I must admit I knew Slinky far better than anything else until this new album. that debut LP getting a fair few plays in my den back in the early ’90s, all part of a rich diet of jangly guitar bands and that earlier wave of post-Postcard bands.
From The Blue Aeroplanes to The Bodines and later to Bob, from The Chesterfields to The June Brides. Happy days.
And where did the Milltown Brothers fit in? Listening back to Roses, the lead track on the first Milltown Brothers EP, it was on the more commercial side I’d say.
What’s more, by the time of the A&M deal, the band seemed a little more stylised, with a bit more of that Inspiral Carpets, Stone Roses, Charlatans and whole ‘Madchester’ sound.
“I think that’s fair. We could have gone very folky or could have gone a bit more jingly-jangly. At the time everything was dominated by that whole Manchester scene.
“We had to play the game really. It wasn’t a million miles from what we were doing anyway. It’s not like we introduced things because of all that. We had Barney playing organ since the start.
“But yeah, we styled our haircuts and wore baggy trousers. Actually, my kids can barely watch the videos now.”
I must admit, that ‘pony tail and flares’ line from Here I Stand jumps out at me now. A great song though. Did you feel a proper part of any scene?
“I don’t think we did. We didn’t really know the in-people in Manchester. We weren’t privy to that circle, if there even was one.
“Burnley seemed a long way from Manchester when we talked about any scene.
“We probably felt closer to The La’s and the Liverpool scene, more about songwriting than just being a cool thing.”
Ever have moments when you looked at bands and thought, ‘We were better than them’, even if those bands got better over the years.
“Well, Blur and us were neck and neck for six months or so. I remember an NME front-cover story saying, ‘this band are clever’, suggesting we weren’t.
“They’d ridden it out, that Manchester scene replaced by the American grunge scene and a period when all that music was seen as dead, before the Brit Pop thing.
“By then we’d had enough after a few knocks and kicks. It was all getting a bit messy and it was time to bow out.
“I think if you can outstay all that you’ve got something extra about you, something which possibly we didn’t have.”
Was part of that down to a lack of support from A&M?
“That didn’t help. We had a really good offer from Atlantic Records, who had been chasing us for a while, and were talking about seven years and building us up.
“But we were pushed into a deal by our management to sign for A&M, who were a lot more about ‘now’.
“There are no guarantees, but after that first album we went to America and that didn’t go quite as well as they’d hoped. After that we never really had quite the same backing.”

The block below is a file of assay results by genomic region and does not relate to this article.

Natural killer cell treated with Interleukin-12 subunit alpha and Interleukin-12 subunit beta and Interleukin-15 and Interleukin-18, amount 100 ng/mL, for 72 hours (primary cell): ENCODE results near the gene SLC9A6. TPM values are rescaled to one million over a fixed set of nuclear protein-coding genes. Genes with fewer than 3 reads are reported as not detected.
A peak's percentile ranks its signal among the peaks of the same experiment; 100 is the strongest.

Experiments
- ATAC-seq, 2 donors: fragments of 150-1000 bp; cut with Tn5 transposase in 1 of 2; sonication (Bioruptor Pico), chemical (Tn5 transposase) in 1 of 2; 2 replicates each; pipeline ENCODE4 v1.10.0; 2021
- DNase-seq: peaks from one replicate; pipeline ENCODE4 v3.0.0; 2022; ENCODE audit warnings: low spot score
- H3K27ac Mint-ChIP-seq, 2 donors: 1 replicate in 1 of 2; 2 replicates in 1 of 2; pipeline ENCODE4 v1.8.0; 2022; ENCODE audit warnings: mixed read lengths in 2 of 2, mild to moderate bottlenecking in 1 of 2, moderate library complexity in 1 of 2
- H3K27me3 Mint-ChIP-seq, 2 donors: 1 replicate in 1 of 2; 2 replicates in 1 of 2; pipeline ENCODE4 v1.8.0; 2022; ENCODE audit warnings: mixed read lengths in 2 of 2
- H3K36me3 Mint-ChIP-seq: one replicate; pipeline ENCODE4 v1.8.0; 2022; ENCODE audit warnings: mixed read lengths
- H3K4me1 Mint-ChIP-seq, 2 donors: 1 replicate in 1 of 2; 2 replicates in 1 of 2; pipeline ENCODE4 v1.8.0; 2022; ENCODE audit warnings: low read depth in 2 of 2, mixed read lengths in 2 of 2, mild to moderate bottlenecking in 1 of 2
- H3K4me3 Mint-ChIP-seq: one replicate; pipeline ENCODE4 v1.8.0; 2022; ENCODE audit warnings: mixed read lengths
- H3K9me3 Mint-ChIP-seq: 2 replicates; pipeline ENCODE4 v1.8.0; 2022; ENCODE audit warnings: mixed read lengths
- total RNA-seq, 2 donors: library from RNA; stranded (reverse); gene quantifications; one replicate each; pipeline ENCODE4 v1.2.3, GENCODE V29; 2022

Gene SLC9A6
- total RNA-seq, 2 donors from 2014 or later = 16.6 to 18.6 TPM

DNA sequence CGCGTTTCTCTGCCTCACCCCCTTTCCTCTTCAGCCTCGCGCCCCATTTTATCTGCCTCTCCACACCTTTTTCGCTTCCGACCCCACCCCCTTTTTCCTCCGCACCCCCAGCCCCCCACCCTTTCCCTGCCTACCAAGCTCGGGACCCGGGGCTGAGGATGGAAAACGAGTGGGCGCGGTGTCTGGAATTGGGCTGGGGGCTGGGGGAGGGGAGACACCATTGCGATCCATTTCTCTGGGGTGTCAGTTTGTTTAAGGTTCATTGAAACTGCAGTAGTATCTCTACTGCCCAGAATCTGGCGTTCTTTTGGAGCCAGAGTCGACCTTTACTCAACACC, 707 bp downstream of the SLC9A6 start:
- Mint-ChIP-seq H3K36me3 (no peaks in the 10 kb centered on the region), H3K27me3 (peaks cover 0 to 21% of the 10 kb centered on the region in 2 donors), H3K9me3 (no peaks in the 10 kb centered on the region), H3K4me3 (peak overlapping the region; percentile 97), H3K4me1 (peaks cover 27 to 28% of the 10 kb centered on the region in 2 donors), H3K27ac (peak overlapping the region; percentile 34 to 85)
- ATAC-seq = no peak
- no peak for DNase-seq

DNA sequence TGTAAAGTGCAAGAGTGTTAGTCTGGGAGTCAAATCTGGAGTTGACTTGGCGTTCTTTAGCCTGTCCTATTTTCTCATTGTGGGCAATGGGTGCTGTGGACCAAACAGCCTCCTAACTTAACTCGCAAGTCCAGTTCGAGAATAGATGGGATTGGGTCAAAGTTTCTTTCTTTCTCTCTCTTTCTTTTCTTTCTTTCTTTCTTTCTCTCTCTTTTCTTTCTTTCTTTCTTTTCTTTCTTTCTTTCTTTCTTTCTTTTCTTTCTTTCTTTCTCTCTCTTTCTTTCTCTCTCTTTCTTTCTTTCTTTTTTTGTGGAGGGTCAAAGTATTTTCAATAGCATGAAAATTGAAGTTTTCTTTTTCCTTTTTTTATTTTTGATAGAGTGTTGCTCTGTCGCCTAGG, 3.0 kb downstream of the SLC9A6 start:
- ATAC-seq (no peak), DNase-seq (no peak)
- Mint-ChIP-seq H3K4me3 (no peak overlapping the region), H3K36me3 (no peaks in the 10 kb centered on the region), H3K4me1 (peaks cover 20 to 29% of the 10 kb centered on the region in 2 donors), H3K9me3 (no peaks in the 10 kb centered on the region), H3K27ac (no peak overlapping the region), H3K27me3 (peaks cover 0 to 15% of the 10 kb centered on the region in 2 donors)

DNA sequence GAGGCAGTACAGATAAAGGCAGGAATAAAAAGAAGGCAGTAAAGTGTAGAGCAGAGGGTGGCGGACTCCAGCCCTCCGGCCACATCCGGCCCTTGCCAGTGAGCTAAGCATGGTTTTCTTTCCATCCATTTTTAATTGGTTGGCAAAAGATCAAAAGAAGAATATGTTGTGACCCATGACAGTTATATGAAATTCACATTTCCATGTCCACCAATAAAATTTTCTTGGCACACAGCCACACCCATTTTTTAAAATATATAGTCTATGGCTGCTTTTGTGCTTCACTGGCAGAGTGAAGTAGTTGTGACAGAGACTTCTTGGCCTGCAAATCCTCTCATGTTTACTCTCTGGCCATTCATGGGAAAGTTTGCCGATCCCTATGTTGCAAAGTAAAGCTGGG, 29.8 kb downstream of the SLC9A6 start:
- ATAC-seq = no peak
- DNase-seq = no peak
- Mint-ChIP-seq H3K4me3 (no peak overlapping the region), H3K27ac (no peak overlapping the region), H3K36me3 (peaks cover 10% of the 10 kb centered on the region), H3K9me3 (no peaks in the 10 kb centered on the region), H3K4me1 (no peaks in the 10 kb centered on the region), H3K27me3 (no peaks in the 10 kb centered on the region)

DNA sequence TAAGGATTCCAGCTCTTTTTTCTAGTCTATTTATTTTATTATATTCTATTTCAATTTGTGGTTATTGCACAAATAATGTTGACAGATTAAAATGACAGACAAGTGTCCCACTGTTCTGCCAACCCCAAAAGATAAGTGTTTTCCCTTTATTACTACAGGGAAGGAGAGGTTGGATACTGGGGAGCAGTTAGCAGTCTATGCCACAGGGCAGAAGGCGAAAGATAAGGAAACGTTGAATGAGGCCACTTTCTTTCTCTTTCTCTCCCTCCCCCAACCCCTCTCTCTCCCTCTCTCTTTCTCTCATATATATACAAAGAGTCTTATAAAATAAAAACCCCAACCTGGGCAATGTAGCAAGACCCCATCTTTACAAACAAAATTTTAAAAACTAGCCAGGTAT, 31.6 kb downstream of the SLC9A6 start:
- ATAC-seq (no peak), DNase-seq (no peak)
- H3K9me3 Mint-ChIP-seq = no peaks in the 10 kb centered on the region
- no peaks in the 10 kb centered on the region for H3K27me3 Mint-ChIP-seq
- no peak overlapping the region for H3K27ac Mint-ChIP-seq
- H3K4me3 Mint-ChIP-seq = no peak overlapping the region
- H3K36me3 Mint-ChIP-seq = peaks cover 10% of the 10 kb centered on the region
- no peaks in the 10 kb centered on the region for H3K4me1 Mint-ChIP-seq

Does it rile you that people (like me) don’t tend to talk so much about the later albums, and may only have known about Slinky?
“At the time we thought we should have got a few more breaks, and it was all over very quickly after four years to get there.
“It was a great journey, but we could have done with at least another year of enjoying the good times.
“It was good for us to get out when we did though. It allowed us to get on and do other things. Sometimes it’s all a little one-dimensional. There’s a bit more to life than all that.
“Listening back to (second album) Valve, I don’t think we were very good at that point. We were standing up for what we thought was good, but the production was really odd on it.”
So was Barney, whose departure from the band at that point proved to be the catalyst for you splitting, ahead of you on thinking that?
“Well, we decided to continue, but we all knew it was kind of dying. Then we got dropped, then Nian got a job.
“When it’s going well, it’s great, but if you find yourself in your mid-20s on your own in London and everyone else is getting on with their lives, it can be a bit scary.”
It doesn’t seem fair for me to thrown in my sixpen’orth in some respects. I can’t say I even recall much about Valve other than the singles, Turn Off and It’s All Over Now Baby Blue, their Bob Dylan cover given a little Byrds treatment.
My life had moved on by then, and it’s somewhat ironic that when I left the London and South-East gig scene to resettle in the North-West, I moved further away from ownership of the Milltown Brothers.
Consequently, family commitments of my own meant Rubberband totally passed me by too. But on the strength of Long Road, I’ll definitely put that right now.
So is that why there’s the big gap between the albums – did you all have your own lives to live again after that?
“I think that’s it, although we all kept in touch.”
And was there ever any money in being in the band?
“Erm … no, not really. We got a £100,000 advance from A&M when we signed, but 20% of that goes to management, then there were five of us drawing a wage off for two years.
“The royalties were never great. You certainly didn’t come away with anything.
“But it all gives you a lot of life experiences and it gets a lot out of your system at an early age.”
Tickets for Manchester Academy’s Gigantic all-dayer (1.30pm-11.30pm) are £29 in advance from the Oxford Road venue’s box office on 0161 832 1111 or via http://www.manchesteracademy.net.
For details of the new Milltown Brothers LP and their forthcoming dates, head to their facebook page, https://www.facebook.com/MilltownBrothers